The use of such “soft boundaries” is part of what gives SANAA’s buildings their uncanny grasp of the contemporary zeitgeist. This is an architecture of openness, movement and flow. It is the spatial embodiment of an interconnected world in incessant motion, of Facebook lives conducted beyond traditional divisions of public and private.

The fact that this vision has achieved such global prominence is no doubt due to its resonance with the conditions and sensations of contemporary existence. What is worth pondering is that this vision has emerged in contemporary Japan, so often portrayed as being a Galapagos society, out of sync with global trends.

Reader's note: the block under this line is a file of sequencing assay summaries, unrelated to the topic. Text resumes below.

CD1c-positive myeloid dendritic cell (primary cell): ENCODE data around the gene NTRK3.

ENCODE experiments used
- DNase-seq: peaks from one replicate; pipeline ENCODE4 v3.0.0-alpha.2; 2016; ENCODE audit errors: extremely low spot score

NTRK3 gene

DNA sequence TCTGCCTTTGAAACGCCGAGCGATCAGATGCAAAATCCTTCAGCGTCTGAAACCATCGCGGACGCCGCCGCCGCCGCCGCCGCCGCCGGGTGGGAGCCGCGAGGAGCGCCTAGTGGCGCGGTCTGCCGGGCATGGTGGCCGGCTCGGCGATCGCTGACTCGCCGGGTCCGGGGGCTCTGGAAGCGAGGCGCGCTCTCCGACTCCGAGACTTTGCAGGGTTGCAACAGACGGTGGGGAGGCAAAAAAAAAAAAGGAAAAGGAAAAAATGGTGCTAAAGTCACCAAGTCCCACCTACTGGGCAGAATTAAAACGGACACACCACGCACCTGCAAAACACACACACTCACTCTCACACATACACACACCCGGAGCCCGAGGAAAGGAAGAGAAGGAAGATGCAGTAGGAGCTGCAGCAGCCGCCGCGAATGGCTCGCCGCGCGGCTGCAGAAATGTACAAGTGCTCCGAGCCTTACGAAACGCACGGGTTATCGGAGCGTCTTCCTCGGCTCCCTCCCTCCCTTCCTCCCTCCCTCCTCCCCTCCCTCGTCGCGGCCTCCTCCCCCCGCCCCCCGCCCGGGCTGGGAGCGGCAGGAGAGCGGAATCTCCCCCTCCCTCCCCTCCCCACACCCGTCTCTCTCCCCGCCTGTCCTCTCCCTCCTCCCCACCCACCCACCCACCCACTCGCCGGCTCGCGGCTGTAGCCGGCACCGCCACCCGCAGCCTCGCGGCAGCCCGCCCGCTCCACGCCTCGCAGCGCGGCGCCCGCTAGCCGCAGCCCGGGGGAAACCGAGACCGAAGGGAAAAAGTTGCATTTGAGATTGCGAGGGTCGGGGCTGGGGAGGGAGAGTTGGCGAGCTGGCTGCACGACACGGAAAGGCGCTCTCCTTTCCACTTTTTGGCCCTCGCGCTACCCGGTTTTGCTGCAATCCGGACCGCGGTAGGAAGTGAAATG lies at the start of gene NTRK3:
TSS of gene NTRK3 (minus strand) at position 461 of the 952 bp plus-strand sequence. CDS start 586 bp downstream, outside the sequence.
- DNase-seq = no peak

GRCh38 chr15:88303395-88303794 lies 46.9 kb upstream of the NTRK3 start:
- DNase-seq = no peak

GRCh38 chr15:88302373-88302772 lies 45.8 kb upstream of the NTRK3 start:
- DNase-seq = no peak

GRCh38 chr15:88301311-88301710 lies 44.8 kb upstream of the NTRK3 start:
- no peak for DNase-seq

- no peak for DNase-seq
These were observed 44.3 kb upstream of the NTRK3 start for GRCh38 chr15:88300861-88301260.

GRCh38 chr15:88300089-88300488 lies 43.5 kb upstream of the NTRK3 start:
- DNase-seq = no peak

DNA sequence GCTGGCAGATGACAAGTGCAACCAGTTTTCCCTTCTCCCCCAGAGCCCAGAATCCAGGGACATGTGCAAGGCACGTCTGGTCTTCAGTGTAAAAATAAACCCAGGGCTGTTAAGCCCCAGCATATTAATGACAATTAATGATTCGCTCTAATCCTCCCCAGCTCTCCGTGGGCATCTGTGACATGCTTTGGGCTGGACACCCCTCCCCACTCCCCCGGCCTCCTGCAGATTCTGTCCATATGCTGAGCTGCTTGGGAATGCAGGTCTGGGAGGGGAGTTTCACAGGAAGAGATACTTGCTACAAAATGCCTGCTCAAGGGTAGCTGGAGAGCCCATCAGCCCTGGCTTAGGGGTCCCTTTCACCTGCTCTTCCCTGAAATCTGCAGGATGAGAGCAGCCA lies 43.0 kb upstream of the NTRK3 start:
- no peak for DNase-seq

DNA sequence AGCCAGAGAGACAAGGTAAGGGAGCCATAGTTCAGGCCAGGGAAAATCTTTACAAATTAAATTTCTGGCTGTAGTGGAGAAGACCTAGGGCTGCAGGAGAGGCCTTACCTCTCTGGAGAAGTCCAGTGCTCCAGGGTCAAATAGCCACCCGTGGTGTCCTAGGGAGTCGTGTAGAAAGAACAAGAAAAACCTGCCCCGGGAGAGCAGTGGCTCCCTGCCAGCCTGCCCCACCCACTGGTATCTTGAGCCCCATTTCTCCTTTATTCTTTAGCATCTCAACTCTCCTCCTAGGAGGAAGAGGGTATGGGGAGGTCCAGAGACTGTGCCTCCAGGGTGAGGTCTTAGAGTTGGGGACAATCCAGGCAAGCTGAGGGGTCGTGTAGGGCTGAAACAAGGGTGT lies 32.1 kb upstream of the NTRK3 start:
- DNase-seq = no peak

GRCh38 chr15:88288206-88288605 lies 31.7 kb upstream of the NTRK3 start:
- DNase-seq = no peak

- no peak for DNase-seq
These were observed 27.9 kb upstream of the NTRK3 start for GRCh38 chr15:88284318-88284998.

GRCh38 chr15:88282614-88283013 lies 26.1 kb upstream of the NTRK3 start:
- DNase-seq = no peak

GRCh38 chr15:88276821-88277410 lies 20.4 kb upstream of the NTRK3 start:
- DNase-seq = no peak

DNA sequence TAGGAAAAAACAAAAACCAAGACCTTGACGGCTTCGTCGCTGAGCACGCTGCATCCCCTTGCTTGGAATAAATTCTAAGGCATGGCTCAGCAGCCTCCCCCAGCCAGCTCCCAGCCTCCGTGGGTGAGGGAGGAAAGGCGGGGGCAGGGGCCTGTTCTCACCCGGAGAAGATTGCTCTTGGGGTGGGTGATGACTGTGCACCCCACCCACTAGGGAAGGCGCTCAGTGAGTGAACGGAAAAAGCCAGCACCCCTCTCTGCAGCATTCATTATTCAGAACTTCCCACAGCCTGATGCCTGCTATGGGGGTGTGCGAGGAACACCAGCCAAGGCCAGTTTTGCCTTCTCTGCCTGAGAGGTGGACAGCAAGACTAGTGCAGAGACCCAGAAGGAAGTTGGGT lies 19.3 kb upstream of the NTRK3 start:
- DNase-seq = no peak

Nishizawa returns to his opening thoughts. “On Galapagos, there are many strange creatures. Iguanas. Creatures like me. Everyone would hate it if the Galapagos Islands became like Wall Street. The Galapagos Islands should no doubt stay as the Galapagos Islands.

“You know, at the beginning, I didn’t have any dream to work abroad. It’s just that Japanese competitions declined along with the economy, which meant that we had no choice but to look overseas for work. For us, the Pritzker Prize or the Venice Biennale was never a goal. The goal for the future is simply to continue making great architecture; that’s all. We are just at the beginning.”